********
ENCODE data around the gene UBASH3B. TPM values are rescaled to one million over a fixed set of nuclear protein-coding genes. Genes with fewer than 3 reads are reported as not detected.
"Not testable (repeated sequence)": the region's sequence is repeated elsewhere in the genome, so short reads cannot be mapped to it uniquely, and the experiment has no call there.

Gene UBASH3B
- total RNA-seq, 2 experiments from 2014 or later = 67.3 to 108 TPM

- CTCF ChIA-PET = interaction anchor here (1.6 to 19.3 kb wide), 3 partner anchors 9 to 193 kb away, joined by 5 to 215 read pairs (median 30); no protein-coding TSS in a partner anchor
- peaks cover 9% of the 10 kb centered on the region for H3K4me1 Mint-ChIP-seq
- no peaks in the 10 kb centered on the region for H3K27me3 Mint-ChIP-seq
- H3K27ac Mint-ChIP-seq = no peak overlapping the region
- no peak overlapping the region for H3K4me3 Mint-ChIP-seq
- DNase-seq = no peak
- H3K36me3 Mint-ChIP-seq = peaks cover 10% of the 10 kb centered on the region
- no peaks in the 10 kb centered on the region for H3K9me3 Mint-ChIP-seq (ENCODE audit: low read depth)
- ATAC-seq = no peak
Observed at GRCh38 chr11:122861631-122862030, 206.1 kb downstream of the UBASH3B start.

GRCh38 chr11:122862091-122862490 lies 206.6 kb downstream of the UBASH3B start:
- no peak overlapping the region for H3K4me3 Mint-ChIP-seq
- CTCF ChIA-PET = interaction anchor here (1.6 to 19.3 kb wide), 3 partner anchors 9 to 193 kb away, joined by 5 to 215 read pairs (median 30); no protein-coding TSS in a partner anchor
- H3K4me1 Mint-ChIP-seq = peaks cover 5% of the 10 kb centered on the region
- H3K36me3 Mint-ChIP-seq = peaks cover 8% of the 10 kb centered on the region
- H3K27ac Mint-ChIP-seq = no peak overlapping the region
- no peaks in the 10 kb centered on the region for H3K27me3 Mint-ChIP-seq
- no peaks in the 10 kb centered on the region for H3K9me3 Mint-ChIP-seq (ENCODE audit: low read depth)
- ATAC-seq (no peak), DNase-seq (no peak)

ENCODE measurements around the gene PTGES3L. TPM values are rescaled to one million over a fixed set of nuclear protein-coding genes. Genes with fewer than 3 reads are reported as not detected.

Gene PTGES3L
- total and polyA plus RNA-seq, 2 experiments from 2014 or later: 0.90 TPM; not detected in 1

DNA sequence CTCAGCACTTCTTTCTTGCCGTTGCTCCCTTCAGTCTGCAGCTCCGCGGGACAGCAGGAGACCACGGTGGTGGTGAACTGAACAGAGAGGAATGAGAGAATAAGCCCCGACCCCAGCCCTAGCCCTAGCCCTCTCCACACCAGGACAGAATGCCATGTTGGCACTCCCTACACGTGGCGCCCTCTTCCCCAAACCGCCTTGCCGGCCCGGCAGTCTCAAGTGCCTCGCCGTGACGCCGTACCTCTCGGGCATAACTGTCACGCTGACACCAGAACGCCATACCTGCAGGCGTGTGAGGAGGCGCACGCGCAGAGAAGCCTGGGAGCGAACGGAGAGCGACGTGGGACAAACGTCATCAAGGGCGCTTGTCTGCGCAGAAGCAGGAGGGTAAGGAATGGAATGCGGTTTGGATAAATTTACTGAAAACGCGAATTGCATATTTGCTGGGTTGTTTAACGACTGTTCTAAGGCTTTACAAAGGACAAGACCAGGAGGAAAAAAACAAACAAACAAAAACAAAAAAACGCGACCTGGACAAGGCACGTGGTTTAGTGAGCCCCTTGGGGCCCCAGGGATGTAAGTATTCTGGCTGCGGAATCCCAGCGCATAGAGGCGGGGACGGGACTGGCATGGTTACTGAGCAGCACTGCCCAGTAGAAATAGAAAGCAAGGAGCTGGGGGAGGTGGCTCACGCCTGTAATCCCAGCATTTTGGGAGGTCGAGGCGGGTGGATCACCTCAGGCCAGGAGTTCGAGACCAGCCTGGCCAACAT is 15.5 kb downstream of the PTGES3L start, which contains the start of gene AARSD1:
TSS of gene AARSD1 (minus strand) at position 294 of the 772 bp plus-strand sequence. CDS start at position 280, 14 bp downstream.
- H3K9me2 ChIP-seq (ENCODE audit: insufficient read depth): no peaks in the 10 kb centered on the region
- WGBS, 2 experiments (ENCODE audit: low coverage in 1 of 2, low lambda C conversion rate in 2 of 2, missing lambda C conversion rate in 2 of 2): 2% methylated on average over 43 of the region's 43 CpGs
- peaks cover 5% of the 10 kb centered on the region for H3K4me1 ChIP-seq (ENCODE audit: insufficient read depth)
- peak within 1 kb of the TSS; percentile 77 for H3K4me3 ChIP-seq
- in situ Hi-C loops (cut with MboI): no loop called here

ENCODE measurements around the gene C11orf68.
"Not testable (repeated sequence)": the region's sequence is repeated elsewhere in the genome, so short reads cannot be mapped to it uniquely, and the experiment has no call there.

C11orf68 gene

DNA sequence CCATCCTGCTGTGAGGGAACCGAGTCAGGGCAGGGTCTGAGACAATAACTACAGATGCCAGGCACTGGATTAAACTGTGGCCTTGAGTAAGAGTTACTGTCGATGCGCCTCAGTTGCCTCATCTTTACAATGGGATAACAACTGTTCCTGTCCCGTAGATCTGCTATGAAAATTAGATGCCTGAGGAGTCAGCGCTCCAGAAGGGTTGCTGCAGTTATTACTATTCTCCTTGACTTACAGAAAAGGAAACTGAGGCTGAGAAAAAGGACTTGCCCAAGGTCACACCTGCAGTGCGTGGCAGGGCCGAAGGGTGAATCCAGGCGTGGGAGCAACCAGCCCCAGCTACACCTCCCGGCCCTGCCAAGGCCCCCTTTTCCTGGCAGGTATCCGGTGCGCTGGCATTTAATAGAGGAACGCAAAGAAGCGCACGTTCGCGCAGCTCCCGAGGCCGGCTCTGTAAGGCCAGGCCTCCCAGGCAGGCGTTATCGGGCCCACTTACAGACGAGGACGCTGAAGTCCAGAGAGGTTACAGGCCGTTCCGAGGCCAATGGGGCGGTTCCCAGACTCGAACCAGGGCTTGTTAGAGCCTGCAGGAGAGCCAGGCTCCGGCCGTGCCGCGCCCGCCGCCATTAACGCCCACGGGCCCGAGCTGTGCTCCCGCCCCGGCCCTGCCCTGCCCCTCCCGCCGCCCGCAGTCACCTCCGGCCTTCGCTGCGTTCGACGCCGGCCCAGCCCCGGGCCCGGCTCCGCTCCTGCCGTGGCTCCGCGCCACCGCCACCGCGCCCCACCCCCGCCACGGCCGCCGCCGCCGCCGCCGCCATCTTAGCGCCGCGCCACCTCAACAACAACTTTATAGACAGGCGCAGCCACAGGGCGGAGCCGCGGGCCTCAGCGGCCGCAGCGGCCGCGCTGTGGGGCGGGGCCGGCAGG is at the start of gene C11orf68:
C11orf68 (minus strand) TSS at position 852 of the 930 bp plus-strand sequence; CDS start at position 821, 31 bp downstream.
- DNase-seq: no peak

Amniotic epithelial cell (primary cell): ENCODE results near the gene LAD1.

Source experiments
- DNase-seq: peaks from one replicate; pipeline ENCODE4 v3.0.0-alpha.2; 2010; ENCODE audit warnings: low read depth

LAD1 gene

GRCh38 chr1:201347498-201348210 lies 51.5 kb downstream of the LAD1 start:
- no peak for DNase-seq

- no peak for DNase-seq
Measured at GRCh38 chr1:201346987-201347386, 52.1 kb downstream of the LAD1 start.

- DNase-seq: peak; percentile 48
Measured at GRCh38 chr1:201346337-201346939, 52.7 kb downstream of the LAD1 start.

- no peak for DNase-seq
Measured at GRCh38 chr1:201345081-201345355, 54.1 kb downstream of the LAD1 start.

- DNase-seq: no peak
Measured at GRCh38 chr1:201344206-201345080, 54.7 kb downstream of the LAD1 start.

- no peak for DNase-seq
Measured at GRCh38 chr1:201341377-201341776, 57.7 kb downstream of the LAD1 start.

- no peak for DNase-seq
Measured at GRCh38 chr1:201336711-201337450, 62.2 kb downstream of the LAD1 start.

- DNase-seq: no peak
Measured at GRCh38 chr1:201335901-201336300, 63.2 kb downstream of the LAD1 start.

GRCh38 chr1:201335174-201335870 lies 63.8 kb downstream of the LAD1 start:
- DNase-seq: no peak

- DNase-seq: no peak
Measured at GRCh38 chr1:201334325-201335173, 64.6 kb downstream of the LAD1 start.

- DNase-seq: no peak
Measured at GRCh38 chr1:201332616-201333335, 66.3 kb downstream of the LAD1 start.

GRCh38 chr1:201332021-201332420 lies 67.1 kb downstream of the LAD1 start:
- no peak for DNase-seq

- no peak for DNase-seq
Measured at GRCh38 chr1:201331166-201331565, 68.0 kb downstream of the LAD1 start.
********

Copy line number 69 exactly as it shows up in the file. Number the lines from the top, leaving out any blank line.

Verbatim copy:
Measured at GRCh38 chr1:201331166-201331565, 68.0 kb downstream of the LAD1 start.